On Jan. 19, President Donald Trump, joined by Vice President Mike Pence, addressed those participating in the March for Life via a live satellite rally at the White House Rose Garden, pledging always to defend the right to life.
 
On the same day, the administration also rescinded the Obama Administration's 2016 guidance from the Centers for Medicare and Medicaid Services that prevented states from withholding Medicaid funding from family planning providers that perform abortions. This action returns to the states the ability to direct these federal funds to institutions that do not provide abortion, allowing for pro-life advancements at the state level.
 
Also on Jan. 19, the House of Representatives passed the Born-Alive Abortion Survivors Protection Act with a bipartisan vote. This bill builds on the Born-Alive Infants Protection Act by offering mechanisms of enforcement and accountability. The Born-Alive Abortion Survivors Protection Act would require any health care practitioner present when a child is born alive after an abortion to provide the same degree of care as would be given to any other child born at the same gestational age.
 
Those not complying with these guidelines would face penalties. Cardinal Dolan praised this action and encouraged the Senate to follow suit.
 
These developments may seem small in comparison to 45 years of legalized abortion; however, they demonstrate that we are continuing to make significant progress. These advances increase conscience protections, draw attention to the humanity of precious life in the womb, limit funding for abortion and advance our ultimate objective of making abortion unthinkable.
 
Now is not the time to despair but to redouble and renew our commitment to the Gospel of Life. Our sustained and collaborative efforts can continue to advance pro-life legislation.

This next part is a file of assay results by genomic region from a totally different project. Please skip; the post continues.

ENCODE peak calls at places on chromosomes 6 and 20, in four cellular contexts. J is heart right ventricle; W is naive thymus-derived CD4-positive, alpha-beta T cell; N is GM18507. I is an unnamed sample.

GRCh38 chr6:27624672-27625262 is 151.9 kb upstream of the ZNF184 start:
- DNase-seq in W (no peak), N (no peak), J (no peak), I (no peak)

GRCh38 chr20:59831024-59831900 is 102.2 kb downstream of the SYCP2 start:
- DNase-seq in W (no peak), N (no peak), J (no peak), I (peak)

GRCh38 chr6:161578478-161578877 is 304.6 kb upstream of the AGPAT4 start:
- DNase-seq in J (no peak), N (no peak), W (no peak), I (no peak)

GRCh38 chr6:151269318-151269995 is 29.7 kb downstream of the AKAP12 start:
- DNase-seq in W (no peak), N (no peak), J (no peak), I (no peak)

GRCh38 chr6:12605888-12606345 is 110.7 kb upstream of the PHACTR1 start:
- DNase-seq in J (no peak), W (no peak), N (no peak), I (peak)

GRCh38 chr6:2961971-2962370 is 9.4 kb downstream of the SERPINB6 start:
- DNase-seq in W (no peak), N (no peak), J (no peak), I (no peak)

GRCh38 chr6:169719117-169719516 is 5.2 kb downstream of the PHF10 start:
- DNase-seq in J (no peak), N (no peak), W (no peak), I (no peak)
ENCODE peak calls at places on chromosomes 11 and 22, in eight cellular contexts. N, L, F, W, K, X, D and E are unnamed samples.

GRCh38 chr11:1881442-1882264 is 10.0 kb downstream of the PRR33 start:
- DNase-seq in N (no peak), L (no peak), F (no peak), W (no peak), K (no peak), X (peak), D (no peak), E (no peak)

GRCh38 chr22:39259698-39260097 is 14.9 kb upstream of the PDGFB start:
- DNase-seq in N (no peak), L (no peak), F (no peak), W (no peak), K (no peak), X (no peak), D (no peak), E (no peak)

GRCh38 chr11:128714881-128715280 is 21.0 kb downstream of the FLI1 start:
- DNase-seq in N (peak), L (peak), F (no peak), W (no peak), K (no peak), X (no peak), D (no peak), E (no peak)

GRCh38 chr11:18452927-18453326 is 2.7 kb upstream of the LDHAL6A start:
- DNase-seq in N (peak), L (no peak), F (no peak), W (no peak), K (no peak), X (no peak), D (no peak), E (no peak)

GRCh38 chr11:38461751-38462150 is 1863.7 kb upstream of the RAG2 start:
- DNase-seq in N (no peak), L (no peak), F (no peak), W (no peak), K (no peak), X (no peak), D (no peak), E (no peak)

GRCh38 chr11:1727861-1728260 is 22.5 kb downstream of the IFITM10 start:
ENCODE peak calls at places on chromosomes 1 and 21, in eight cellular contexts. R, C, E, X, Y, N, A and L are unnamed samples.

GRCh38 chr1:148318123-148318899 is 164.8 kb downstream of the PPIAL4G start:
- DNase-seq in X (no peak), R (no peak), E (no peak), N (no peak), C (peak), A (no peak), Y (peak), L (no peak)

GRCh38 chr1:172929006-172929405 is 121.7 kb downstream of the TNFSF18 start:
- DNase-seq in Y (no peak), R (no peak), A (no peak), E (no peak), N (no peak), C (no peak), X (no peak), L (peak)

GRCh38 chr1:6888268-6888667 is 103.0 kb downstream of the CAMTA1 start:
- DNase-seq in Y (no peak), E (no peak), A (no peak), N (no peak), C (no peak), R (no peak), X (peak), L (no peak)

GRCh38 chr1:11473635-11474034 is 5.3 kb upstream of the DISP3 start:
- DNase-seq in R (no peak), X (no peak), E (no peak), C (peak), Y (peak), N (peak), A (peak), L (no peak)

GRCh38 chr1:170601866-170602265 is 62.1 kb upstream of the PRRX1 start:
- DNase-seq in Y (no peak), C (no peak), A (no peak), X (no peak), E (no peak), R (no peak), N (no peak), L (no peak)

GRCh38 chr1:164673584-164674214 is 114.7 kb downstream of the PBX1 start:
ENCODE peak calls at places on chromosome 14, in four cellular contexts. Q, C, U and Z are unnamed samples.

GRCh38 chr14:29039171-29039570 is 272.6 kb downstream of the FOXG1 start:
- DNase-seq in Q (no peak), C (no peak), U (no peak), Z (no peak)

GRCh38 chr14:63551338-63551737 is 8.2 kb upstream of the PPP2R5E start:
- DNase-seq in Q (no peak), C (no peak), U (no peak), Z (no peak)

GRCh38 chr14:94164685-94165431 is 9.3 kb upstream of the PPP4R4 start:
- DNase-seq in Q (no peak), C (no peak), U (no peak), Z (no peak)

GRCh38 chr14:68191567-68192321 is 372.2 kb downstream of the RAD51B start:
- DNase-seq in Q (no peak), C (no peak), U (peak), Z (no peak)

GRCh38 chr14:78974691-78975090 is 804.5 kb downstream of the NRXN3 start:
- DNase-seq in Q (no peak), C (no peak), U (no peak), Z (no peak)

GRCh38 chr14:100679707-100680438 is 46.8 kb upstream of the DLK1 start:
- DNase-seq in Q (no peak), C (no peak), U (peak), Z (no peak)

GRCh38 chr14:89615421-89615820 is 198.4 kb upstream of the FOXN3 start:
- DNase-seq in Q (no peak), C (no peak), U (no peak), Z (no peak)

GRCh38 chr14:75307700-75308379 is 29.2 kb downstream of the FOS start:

As we remember and mourn all whose lives have been lost or wounded through the scourge of Roe, we look to tomorrow with hope and joy because we know that Christ has already conquered death. May He make His truth new in our hearts, that we may continue to move our country and our culture in the direction of cherishing all human life.
________________________________________
Chelsy Gomez is program associate for the Secretariat of Pro-Life Activities, U.S. Conference of Catholic Bishops. To sign up for pro-life action alerts, visit humanlifeaction.org/signup.
 

 
 

Catholics prominent in March for Life

In a sea of printed signs and huge student groups in colorful toboggan caps at the March for Life rally, Ed York was an outlier.
 
He'd made the two-hour drive to the National Mall Jan. 19 from his home in Martinsburg, West Virginia, not with a group on a bus pilgrimage, but only with his daughter Autumn and a small homemade placard emblazoned "As a Former Fetus, I Oppose Abortion."
 
He stood out in his solitary approach, but York, who has attended previous marches, didn't mind.
 
"This is David versus Goliath, all right," he said. "The media's still pumping out some old stuff about human rights. This (abortion) is going to end one day. But, you know, you have to be patient in life."
 
On a bright, sunny and almost spring-like morning highlighted by President Donald Trump's remarks to the rally before the march from the White House Rose Garden and members of Congress, there appeared to be little interest from the marchers in political questions. After all, they had all made their travel plans long before they knew the list of speakers.